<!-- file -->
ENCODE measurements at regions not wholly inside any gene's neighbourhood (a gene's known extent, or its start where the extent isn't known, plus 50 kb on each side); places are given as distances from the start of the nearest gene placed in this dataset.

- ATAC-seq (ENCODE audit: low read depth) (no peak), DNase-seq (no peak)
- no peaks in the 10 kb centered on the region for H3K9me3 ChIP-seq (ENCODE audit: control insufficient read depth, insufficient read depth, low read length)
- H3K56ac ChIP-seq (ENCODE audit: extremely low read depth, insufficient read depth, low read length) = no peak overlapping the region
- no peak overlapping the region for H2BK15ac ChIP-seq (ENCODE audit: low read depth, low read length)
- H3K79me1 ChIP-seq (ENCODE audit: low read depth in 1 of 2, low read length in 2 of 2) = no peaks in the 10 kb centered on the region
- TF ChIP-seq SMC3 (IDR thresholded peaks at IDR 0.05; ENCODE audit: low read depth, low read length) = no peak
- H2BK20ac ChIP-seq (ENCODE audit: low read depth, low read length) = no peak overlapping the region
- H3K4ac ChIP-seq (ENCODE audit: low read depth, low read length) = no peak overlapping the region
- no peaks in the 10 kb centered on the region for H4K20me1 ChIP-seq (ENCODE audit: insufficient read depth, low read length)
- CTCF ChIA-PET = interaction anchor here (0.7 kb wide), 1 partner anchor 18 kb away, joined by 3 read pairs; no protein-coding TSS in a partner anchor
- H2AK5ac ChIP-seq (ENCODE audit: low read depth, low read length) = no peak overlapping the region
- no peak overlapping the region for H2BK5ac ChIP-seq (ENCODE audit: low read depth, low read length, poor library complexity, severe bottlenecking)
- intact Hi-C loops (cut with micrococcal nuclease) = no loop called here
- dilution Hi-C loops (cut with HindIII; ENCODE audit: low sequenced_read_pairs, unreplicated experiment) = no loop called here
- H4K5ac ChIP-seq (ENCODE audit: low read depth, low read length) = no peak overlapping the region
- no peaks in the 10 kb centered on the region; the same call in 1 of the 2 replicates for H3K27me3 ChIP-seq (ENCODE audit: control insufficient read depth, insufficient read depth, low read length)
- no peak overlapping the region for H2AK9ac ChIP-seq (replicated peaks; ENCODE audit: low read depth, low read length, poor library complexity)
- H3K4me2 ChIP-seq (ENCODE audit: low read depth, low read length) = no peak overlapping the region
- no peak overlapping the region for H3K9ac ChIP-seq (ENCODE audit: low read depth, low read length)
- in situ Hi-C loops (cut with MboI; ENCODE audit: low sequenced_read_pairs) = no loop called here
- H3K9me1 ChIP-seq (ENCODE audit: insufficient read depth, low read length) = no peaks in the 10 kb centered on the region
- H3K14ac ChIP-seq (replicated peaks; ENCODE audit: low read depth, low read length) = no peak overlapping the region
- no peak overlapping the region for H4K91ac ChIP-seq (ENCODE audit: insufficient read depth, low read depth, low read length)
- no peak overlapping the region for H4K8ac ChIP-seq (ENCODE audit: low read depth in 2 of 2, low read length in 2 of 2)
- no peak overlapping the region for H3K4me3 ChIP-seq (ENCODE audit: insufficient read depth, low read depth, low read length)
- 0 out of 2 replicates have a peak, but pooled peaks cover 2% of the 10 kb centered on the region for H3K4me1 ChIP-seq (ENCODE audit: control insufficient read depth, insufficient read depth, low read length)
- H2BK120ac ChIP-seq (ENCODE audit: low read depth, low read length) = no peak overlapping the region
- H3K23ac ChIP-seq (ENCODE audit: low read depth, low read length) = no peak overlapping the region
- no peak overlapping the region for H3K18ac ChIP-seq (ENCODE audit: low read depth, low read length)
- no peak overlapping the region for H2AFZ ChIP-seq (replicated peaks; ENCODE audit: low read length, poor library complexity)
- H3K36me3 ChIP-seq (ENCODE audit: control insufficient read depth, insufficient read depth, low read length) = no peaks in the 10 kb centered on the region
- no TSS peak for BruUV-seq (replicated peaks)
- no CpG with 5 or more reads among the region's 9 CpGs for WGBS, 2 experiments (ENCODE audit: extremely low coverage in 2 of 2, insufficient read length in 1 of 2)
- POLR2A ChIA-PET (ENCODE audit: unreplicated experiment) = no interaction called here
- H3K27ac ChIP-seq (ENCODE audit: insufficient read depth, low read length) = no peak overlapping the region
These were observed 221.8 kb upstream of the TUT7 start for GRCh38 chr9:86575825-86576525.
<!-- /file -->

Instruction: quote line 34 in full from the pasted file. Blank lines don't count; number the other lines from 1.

- no CpG with 5 or more reads among the region's 9 CpGs for WGBS, 2 experiments (ENCODE audit: extremely low coverage in 2 of 2, insufficient read length in 1 of 2)